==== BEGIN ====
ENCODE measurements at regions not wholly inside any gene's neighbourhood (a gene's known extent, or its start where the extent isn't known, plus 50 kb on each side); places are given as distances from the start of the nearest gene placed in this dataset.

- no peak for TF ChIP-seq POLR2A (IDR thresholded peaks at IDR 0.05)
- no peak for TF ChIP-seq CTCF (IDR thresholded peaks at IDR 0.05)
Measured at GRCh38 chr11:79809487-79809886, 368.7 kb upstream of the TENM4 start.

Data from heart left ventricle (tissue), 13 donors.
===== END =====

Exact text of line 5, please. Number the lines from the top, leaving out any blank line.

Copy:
Data from heart left ventricle (tissue), 13 donors.